Voters elect likely candidates to fill three commissioner spots

While most races in North Carolina won’t be decided until November, voters in Union County chose the three people who will likely join, or remain on, the board of county commissioners at the end of the year in this week’s primary.

Incumbent Jerry Simpson along with candidates Lance Simpson and Stony Rushing came out on top in this year’s primary Tuesday, May 6, which included eight candidates. The three will be the only names appearing on the ballot in November, as there are no Democratic candidates filed to run, though a run-off election could be requested due to the tight margin separating the winners from the runners-up.

After months of campaigning, both Jerry Simpson and Rushing thanked their supporters for volunteering and helping with their campaigns when reached for comment Wednesday, May 7.

“I had a lot of volunteers, a lot of support, a lot of long hours folks worked to get the word out,” Jerry Simpson, who is currently the vice-chairman of the board, said. “It’s a team effort. Without the support of all those involved it wouldn’t have happened.”

And now that the primaries are behind them – the only candidate who could challenge the three in the general election could be a write-in candidate – all three are ready to move forward and prepare to take on their roles as county commissioners and work to find solutions to many ongoing issues throughout the county.

“I plan to spend a lot of time with the school board trying to understand their budget,” Rushing said. “I’ve already got a four-year degree in county finances, I just need to really educate myself on the school system and their budgeting.”

Rushing was previously on the county board from 2002 to 2006 until he lost re-election and decided to take a break from politics. After seeing some of the decisions the current board has made, the lawsuit with Union County Public Schools and other issues, Rushing decided now was the time to step back into the role of commissioner.

“I knew a lot of history and I was watching things happen with the lawsuit and the redistricting and it concerned me about the way things were going,” he said. “… It’s something very hard to explain unless you’ve lived it.”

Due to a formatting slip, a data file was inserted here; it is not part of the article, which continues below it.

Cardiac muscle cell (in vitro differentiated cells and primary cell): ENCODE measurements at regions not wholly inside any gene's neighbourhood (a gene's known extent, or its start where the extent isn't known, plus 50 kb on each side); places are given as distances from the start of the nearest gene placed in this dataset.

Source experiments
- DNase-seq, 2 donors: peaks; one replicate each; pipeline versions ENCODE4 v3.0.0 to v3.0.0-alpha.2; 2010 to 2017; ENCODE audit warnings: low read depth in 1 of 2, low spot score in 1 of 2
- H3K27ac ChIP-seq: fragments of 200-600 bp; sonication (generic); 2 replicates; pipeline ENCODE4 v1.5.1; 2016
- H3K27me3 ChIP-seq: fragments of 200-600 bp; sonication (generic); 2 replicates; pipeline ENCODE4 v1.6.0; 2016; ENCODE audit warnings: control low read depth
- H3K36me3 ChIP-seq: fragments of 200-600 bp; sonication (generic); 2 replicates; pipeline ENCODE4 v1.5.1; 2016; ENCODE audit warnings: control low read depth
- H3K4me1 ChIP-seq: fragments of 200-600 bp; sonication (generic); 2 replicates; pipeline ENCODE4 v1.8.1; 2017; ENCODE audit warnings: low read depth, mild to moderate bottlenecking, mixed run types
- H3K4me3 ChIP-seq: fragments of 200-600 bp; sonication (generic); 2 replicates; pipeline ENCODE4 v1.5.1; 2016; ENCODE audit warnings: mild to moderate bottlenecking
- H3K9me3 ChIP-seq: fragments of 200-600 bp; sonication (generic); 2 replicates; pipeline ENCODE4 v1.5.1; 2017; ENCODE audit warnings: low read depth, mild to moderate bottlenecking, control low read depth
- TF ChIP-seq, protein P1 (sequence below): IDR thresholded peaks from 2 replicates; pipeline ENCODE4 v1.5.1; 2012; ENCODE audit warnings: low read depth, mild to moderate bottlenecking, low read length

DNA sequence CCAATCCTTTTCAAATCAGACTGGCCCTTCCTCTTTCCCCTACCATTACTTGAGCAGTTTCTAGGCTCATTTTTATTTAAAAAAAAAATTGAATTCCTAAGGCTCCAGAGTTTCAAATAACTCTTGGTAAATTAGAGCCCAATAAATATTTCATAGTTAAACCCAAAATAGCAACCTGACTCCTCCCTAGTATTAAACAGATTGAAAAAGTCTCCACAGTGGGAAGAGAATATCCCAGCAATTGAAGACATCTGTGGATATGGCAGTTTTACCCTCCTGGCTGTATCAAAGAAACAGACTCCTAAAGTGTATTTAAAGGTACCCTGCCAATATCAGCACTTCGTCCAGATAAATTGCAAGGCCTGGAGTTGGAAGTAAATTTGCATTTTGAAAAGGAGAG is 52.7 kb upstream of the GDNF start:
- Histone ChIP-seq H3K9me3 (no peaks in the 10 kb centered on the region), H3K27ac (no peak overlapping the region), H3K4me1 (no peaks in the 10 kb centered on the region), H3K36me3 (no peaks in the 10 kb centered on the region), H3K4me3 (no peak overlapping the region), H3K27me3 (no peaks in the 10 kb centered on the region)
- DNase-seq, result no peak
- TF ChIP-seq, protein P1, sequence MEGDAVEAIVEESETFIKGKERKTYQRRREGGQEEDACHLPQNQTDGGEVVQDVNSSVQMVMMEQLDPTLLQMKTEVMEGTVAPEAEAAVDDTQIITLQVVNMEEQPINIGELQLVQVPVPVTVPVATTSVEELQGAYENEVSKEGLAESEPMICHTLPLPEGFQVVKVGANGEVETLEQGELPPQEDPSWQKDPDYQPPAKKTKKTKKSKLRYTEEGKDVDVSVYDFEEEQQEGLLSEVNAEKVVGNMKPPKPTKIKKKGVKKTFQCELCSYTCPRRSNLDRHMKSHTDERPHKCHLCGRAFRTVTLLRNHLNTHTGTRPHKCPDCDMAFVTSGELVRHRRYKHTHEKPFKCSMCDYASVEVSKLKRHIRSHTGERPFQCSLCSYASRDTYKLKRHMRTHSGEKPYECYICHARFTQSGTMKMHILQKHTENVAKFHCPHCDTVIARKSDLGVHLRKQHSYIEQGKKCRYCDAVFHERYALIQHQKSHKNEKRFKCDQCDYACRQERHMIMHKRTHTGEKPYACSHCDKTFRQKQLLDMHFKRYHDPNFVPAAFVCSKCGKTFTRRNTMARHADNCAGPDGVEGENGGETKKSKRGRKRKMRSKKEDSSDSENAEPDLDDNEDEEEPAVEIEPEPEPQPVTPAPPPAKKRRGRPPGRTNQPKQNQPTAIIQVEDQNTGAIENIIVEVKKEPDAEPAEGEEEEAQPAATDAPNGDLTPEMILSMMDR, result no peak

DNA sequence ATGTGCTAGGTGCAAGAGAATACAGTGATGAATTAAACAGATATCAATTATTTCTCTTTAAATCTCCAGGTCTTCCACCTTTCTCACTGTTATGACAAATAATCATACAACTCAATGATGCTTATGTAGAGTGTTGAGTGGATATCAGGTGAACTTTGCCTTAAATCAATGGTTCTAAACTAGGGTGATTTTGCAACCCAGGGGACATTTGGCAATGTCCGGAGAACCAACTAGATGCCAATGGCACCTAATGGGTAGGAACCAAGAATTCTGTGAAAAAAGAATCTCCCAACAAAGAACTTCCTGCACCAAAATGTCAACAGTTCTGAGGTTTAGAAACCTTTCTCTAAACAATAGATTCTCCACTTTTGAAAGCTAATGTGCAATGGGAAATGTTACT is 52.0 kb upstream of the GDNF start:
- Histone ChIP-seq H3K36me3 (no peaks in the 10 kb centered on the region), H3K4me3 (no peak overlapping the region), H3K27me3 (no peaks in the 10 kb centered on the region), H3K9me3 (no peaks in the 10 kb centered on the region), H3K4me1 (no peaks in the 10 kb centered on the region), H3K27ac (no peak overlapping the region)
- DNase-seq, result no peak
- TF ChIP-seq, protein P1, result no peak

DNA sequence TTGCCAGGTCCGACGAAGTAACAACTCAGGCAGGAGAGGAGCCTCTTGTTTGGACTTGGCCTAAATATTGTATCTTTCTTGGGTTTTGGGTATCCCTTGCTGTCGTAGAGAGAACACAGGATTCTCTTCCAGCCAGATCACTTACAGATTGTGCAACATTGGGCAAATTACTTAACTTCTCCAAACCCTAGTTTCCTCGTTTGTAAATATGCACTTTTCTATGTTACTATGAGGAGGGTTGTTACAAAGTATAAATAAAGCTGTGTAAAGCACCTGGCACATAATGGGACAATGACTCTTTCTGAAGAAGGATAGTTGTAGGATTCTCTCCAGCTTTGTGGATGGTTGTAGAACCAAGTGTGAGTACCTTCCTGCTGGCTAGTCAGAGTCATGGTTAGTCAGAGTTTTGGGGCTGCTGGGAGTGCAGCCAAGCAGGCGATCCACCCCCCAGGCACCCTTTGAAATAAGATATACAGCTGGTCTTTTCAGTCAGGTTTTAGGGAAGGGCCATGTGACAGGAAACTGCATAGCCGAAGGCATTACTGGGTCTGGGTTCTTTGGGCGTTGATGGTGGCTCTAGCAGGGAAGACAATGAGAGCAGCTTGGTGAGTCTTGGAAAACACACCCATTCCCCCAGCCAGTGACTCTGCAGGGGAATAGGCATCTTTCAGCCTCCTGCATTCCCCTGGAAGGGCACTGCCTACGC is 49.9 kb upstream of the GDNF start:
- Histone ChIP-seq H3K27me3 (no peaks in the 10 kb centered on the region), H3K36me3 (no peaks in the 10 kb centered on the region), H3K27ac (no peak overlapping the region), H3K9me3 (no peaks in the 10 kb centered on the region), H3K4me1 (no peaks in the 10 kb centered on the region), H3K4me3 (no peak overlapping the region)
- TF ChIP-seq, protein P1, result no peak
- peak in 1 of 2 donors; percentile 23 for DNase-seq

Jerry Simpson, who has been on the board since 2010, said his re-election is confirmation that the citizens in Union County not only support the decisions and votes he has already made but also agree with his future plans for the
county.

The results are still unofficial and will not be announced officially until Tuesday, May 13, John Whitley, the director of the Union County Board of Elections, said.

Although results currently show Jerry Simpson (6,703 votes), Lance Simpson (4,431 votes) and Rushing (4,279 votes) as the front-runners, the candidates who fell in fourth- and fifth-place standings – Tracy Kuehler (4,187 votes) and Kim Ormiston (4,041 votes) – can submit a written request for a run-off election against Lance Simpson and Rushing, Whitley said. If the request is submitted the board of elections is required to hold the run-off election. The deadline to submit a request is May 15, a Thursday, at noon. Kuehler, speaking to Union County Weekly on Wednesday, said she and Ormiston had not decided whether to call for a run-off election yet. No other candidates are able to submit a request for a run-off
election.

“The board will not have a runoff election unless those candidates submit a written request for it,” Whitley said.

Union County Board of Education also will be on the Nov. 4 ballot, with filing open from noon on June 27 to July 25. There are four seats up for grabs – Districts 3, 4 and 6 and one at-large seat – in the upcoming election.

Lance Simpson did not respond to requests to comment by Union County Weekly’s deadline.

 

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